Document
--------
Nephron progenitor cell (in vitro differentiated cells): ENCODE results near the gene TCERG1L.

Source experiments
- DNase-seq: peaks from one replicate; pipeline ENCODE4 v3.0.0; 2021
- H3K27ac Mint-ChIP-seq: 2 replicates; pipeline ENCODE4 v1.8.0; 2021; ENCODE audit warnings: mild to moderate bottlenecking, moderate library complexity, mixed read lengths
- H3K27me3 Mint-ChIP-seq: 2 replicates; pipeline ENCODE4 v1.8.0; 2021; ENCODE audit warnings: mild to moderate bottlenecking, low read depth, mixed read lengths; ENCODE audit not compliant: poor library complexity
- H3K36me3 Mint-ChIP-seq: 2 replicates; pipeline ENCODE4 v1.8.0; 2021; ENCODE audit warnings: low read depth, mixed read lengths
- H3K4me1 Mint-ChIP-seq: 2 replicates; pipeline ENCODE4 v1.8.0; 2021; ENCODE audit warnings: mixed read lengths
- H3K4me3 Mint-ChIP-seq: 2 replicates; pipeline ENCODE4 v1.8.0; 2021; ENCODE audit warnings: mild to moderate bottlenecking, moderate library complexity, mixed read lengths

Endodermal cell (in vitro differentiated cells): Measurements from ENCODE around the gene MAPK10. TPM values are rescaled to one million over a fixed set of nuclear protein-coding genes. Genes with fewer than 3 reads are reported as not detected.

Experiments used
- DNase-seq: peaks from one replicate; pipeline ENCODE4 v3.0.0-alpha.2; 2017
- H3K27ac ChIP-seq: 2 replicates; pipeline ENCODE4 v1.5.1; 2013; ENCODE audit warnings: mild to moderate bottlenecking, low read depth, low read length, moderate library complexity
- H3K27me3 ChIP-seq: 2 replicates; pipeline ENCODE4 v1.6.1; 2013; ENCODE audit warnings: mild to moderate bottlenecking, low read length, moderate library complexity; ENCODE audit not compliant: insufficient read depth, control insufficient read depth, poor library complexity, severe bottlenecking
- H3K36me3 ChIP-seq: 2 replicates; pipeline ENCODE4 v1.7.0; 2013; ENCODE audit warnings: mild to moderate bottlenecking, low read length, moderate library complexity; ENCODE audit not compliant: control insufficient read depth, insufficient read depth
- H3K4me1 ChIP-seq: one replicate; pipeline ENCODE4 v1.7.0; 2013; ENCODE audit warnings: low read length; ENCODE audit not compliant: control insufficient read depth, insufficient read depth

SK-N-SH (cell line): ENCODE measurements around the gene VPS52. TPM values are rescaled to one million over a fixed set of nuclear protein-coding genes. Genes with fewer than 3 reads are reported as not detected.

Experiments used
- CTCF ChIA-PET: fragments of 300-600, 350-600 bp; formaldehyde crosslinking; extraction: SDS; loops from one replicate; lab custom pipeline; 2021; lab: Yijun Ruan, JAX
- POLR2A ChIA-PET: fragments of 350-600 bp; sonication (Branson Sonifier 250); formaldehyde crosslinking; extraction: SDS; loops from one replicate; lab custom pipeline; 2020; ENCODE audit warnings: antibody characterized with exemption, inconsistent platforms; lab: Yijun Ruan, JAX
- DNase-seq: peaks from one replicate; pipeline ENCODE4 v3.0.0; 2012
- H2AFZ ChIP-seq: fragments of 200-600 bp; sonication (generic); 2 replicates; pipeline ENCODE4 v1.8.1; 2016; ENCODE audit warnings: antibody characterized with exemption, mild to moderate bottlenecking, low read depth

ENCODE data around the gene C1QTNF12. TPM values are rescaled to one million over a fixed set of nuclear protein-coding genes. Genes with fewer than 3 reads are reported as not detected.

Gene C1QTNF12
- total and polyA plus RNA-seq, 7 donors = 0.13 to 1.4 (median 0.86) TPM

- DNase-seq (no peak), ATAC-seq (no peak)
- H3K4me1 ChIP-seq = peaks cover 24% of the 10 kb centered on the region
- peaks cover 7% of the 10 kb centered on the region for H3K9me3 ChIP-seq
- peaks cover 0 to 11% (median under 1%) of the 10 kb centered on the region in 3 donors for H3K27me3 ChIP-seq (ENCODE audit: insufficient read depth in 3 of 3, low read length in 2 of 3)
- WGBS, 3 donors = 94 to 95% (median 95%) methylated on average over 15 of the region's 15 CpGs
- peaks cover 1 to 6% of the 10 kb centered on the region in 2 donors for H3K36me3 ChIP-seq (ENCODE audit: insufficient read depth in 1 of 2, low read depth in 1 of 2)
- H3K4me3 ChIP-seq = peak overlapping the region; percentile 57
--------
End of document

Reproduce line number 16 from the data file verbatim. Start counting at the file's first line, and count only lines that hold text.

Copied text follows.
SK-N-SH (cell line): ENCODE measurements around the gene VPS52. TPM values are rescaled to one million over a fixed set of nuclear protein-coding genes. Genes with fewer than 3 reads are reported as not detected.